Travel lessons from ice fishing

Travel can be like walking on a frozen lake. Although logic tells you it’s safe, it’s hard to ignore the stomach-churn of vulnerability. Your first few steps might be cautious, but soon you’re jumping, stomping, and sliding.

Here are some other similarities between travel and ice fishing, courtesy of a family trip to New Hampshire’s Grassy Pond on Christmas Eve:

  • Getting a grip is your responsibility. Sometimes the ice is covered in snow, its surface just like the ground you’ve left. Other times, you’ll step from gravel to slick black ice, and you better have brought your ice creepers (mini-crampons). How do you keep your footing while traveling? A phrasebook, cultural awareness, iodine tablets, glacier glasses, resourcefulness, what else?
  • Don’t freak out, things are settling into place. Ice releases unnerving quakes and pops (and even visible cracks) as it settles and adjusts. Although it’ll feel like your world is out of control — and it is — the result is increased stability and support. Travel also has its moments of nervous uncertainty which serve to establish and reinforce your relationship to the road.
  • Danger lurks in fast currents. If you’re going to run into problems, it’s likely to be where the action is. Sounds self-explanatory, except that the action is often under the surface. With a bit of research and a keen eye, however, you’ll know how to skirt the thin-ice trouble spots. And if you have to risk it, at least have an exit strategy.
  • Today and tomorrow might have nothing in common. Ice conditions can radically change in 24 hours or less. Travel is just as unpredictable, and rewards adaptability just the same.
  • Sometimes you’ll get your bait stolen. Neither fish nor stories like to show up on schedule. They prefer to make a fool of you while you’re trying to hook ’em.  They’ll tease you, make your investment vanish, and elude your grasp. No matter — the big ones that get away tend to come back and bite when you least expect it.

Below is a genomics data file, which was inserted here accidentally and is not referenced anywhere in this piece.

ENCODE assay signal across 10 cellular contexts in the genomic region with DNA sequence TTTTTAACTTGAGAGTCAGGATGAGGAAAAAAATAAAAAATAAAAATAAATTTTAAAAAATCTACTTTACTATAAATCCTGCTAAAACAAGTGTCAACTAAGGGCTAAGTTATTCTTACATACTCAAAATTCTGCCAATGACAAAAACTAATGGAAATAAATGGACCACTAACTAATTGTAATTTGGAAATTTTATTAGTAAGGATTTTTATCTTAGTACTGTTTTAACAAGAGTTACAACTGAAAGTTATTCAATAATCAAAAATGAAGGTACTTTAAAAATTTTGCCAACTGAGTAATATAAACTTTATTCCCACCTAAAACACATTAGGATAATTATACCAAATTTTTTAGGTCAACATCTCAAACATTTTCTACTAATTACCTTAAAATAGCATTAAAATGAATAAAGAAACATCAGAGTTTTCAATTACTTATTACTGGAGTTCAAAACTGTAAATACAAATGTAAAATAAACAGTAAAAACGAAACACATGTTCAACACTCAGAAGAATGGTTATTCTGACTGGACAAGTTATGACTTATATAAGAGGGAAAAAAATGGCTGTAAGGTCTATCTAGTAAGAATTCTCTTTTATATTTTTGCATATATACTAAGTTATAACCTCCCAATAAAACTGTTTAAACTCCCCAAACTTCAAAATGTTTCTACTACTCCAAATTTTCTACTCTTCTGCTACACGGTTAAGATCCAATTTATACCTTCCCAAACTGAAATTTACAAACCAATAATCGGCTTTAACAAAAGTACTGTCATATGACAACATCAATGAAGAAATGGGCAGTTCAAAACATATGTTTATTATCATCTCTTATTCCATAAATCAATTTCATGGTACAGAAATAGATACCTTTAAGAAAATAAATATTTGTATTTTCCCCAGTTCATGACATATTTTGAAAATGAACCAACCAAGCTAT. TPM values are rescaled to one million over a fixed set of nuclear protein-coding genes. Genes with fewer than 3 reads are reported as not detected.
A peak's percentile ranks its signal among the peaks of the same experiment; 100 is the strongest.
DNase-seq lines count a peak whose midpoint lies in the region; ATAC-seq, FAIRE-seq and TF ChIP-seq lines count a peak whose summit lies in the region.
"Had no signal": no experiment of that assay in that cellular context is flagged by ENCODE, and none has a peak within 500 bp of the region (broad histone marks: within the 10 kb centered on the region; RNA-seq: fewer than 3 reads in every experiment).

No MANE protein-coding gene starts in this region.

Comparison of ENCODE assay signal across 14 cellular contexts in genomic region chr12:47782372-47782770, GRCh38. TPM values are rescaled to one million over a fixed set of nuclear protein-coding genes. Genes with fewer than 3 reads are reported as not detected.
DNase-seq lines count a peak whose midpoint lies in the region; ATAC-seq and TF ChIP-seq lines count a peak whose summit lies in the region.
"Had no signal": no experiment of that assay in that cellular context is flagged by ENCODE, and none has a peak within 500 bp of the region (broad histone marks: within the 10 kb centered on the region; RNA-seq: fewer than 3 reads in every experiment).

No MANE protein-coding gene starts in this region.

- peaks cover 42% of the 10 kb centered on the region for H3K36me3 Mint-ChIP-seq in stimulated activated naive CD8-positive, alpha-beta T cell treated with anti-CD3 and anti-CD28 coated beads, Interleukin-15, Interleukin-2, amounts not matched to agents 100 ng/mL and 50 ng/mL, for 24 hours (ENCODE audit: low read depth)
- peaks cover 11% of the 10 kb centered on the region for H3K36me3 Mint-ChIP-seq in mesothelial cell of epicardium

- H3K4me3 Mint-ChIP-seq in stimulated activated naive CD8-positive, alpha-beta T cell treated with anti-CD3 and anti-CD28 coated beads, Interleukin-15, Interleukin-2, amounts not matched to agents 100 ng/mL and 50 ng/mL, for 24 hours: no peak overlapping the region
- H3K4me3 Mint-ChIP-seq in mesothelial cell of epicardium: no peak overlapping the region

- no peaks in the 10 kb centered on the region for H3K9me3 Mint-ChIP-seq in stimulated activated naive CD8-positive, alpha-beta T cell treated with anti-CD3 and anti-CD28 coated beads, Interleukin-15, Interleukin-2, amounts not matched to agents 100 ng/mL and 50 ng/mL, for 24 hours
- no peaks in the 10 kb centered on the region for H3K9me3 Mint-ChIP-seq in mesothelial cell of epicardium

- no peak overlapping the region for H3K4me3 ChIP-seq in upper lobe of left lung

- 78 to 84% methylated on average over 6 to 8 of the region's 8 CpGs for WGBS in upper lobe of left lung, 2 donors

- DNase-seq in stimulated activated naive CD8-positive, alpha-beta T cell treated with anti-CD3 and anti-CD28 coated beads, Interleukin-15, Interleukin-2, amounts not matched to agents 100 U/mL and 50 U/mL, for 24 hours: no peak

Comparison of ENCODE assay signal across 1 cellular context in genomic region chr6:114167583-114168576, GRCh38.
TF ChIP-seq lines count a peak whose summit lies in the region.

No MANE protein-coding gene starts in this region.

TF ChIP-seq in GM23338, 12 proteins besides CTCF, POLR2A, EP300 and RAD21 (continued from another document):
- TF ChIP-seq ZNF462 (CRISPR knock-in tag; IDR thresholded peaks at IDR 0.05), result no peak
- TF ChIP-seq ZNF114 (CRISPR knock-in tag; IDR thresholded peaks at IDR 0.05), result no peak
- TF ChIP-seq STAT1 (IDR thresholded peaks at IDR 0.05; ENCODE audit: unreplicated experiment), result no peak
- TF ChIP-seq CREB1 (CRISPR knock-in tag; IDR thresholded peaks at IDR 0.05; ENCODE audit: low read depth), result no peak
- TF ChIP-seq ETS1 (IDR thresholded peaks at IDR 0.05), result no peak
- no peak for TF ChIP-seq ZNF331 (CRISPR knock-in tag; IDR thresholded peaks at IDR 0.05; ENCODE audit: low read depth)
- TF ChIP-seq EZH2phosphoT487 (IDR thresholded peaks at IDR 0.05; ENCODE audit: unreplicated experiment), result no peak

• Don’t forget the Gluvine. Red wine with apples, oranges, sugar, cloves, and cinnamon (or share your own recipe below), heated over a fire. Take time to balance things out by kicking back with your favorite cup of relaxation.

While ice fishing and traveling, you’re suspended between two worlds. By poking holes in the barrier, you can find sustenance. It’s a rare pursuit — many have never had the chance or are afraid to try. Others take it further and are only satisfied by complete submersion.

What about you? How thick (or thin) is the ice you travel on?

Photo “Ice Fishing” by Marion Warling via sankax‘s Flickr.

Posted by | Comments (3)  | December 30, 2009
Category: Notes from the collective travel mind, Vagabonding Advice

3 Responses to “Travel lessons from ice fishing”

  1. holaratcha Says:

    love the posts, read vagabonding a while back and passed it on to a friend who is currently on his first 6 week excursion in Southeast Asia.

    life is interesting how you can hear it (life) in many different forms. Cheers to you and your team Rolf.

  2. Susan Fox Says:

    Learning to be ok with psychological and/or emotional discomfort or disorientation, recognizing it and accepting that that’s how I’m feeling at that moment has made being out in the boonies of a country like Mongolia much easier, especially since I’ve mostly traveled alone with a guide/driver and haven’t learned the language yet. But I’m working on that.